Due to the COVID-19 pandemic, races are being canceled. Some of them are looking to postpone to the fall, while others are simply canceling and offering runners deferrals to next year. There are a few who are offering a virtual race option. With this option, runners usually have a date range to complete their virtual race and they submit their results to the race directors by sharing their GPS data. My running buddy, Kim, and I were registered to run the Hungry Mother 25K on April 4.
As expected, the actual race was canceled but the organizers did offer a virtual option and Kim and I decided to participate. I’m pretty sure this was my first true virtual race.
About a week and a half before the race, Kim and I planned to go down to Hungry Mother State Park and run the actual course for our virtual run. Then it became clear that traveling two counties away to a different community wasn’t the best course of action in the midst of the pandemic. So Plan B was to run locally at Pandapas, where we could run a course comparable to the Hungry Mother course. However, most of the trails in the Jefferson and George Washington National Forests got closed the week of the race, including Pandapas. After that, Kim’s friend ‘A,’ who lives nearby, provided us with a Plan C: Run a loop from Kim’s house up the mountain, along the ridgeline trail, down the mountain, and loop around on the roads back to Kim’ house. Barry has run up there a lot and he said we would love it. Sounded like a fun adventure to me!
We decided to run our virtual race the same day as the originally scheduled race, and headed out from Kim’s house at 8 AM that morning. It was a gorgeous day, sunny with temperatures in the upper 40’s.
Kim’s friend ‘A’ met us on our way up the mountain so that she could make sure we didn’t miss the trail at the top and show us the way along the ridge line. I was grateful for her help!
We had a steep climb up the mountain. It was tough, but not awful as I was fearing. With the good company, it wasn’t long before we found ourselves done with the climb and on top of the mountain.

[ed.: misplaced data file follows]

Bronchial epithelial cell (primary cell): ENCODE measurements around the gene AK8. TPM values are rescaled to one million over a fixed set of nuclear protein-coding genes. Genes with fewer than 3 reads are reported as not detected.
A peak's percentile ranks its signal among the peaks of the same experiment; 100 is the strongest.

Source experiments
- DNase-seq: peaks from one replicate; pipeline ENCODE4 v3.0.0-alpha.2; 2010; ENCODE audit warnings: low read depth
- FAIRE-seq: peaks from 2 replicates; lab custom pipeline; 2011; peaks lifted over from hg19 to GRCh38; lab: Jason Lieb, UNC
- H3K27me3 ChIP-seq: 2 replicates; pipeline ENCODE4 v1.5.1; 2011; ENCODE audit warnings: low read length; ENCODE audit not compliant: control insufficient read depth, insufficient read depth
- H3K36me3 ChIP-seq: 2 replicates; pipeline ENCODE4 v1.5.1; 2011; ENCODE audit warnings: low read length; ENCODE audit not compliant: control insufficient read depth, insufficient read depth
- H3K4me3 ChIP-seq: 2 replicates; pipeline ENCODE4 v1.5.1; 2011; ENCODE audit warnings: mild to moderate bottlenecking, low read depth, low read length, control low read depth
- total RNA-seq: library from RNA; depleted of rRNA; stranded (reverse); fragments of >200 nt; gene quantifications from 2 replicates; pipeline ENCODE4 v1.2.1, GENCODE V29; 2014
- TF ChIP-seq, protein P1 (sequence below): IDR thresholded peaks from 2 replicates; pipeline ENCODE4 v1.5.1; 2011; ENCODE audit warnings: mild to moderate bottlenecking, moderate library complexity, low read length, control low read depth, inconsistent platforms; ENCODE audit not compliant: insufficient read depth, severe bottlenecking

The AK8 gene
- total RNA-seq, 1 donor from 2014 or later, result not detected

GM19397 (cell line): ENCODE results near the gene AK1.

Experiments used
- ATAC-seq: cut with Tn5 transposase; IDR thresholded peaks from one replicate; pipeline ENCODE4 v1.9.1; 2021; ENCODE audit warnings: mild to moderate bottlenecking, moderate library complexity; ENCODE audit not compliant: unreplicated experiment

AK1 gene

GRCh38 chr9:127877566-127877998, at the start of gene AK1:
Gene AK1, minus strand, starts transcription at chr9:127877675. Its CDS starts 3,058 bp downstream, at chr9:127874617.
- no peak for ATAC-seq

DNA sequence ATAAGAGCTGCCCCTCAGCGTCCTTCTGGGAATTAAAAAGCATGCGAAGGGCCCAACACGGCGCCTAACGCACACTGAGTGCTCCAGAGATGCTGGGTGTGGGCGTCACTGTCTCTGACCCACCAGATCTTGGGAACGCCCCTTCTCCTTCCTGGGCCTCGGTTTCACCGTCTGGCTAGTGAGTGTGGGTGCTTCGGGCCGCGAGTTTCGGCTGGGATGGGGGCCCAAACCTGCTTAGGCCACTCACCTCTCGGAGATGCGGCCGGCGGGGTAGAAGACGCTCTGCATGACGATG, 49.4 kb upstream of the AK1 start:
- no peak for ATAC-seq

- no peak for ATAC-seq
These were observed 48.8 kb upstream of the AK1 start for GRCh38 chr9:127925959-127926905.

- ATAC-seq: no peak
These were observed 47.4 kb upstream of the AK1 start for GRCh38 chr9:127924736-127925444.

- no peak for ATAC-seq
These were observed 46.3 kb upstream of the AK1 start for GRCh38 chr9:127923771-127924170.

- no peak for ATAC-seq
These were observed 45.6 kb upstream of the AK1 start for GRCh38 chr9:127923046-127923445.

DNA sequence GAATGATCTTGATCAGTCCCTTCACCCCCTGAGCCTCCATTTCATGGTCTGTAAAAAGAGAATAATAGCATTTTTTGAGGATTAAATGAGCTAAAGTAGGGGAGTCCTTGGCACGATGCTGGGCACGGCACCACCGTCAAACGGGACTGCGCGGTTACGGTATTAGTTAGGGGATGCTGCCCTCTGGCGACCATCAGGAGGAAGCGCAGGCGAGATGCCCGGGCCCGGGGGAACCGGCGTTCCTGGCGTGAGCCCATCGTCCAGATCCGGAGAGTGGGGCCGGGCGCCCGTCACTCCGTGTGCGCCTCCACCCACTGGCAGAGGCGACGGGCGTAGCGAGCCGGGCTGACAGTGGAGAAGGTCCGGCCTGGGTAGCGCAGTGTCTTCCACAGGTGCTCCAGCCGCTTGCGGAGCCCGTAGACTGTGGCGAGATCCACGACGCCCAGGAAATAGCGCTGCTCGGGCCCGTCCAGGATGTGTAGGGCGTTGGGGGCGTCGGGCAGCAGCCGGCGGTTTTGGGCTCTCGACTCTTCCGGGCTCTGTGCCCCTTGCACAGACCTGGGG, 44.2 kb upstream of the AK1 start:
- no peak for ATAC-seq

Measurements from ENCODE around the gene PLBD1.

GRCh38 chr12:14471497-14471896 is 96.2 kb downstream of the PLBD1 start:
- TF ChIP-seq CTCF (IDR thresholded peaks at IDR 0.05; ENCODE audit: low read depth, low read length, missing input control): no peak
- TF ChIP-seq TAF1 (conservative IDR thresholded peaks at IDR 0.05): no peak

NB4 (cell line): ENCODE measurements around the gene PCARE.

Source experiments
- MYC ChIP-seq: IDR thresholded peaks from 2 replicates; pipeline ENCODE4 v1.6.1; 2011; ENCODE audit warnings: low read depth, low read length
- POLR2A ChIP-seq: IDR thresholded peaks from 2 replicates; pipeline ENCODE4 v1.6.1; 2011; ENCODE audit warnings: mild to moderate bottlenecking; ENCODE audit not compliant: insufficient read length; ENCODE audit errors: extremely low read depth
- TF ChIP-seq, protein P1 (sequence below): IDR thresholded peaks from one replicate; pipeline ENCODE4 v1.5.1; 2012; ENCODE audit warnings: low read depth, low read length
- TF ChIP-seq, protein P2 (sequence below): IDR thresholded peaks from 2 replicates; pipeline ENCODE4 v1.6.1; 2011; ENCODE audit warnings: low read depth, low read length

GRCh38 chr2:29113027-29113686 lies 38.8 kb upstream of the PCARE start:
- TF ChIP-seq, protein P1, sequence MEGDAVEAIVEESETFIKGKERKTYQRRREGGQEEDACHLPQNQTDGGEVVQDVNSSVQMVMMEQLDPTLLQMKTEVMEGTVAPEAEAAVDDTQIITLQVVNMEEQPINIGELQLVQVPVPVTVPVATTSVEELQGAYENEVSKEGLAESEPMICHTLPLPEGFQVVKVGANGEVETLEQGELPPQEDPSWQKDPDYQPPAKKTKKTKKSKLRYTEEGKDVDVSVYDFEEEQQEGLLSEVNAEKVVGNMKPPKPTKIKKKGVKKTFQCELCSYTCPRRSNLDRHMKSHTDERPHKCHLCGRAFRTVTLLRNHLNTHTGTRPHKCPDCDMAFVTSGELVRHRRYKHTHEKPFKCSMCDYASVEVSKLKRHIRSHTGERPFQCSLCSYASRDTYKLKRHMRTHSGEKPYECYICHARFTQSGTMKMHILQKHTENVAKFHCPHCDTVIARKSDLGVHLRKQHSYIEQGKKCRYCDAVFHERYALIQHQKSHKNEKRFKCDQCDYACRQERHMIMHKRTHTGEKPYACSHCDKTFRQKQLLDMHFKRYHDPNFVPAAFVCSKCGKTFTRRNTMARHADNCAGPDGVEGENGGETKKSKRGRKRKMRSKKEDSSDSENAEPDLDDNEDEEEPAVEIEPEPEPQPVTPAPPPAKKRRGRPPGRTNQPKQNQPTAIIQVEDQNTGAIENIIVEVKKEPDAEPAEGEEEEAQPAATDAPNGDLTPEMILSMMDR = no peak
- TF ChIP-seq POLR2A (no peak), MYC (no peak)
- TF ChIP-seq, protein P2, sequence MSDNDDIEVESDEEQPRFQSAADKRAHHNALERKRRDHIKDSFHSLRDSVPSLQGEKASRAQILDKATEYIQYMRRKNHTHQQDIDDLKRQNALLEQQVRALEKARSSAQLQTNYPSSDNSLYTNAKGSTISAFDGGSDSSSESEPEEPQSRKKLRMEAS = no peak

We got on the trail at the top of the mountain, and this was definitely my favorite section! It was really pretty running up there and ‘A’ showed us two really great overlooks along the way.
The two overlooks were so cool. We spent a little time at each overlook just taking in the view. I’m so glad we had such a clear day! We marveled at how small and close together things looked from up on the mountain – things that normally feel very spread out when you’re down there driving from one spot to another. We could see the whole loop we would run and the roads we live off of from up there.
‘A’ accompanied us until we hit the gravel road that would bring us back down the mountain, about 5 miles into our run. This was the steep downhill part that you can see on the elevation profile above. My left knee has been giving me some intermittent trouble, and I was worried it would hurt a lot coming down this hill. Luckily, it felt fine the entire run.
Once we got down the mountain, we began the road section of our loop. The roads were curvy, two-lane roads that don’t have shoulders and this part was definitely not our favorite. There seemed to be a lot of people out and about, since it was such a gorgeous day. We had to deal with a lot of cars and several dogs.
I really started suffering the last third of our run, and I walked more than I should have. The ball of my left foot had become pretty painful. I have a callus there that really starts to bother me when it gets too thick. But mostly, I was just feeling really tired and not enjoying the road section. I was relieved when we finally turned back onto Kim’s road, as the traffic decreased significantly.
From there, we had a little over 2 miles to go. We weren’t sure exactly how long this loop would be. But it was here that I started to realize our mileage was going to work out perfectly! Trail races are never exactly the distance they advertise – they’re usually just close to that distance. I had figured since this was a virtual run for a trail race, as long as we were in the ballpark it would be fine. But it looked like we were actually going to hit the nail on the head.
I sprinkled in a few more walk breaks before we finally turned onto Kim’s driveway, with about 0.8 miles to go to our finish line. We had one more mean little hill to conquer, before finally finishing our run with 15.66 miles by my watch (a 25K is 15.5 miles). How about that!
Kim’s husband forgot to throw us a virtual race finish line cookout – probably because he was busy chasing their two small kids around 😉 . So instead I just took up residence in their driveway for a little while until I recovered.
All in all, it was a fun adventure. Kim and I agreed we would definitely love to do the first part of this loop again in the future. Instead of running the actual loop, with the road sections, we would just do it as an out and back from her house, up the mountain, along the ridge, and back. We may not have had reason to explore up there had it not been for our current circumstances, so I guess that’s one little positive to this whole COVID-19 situation!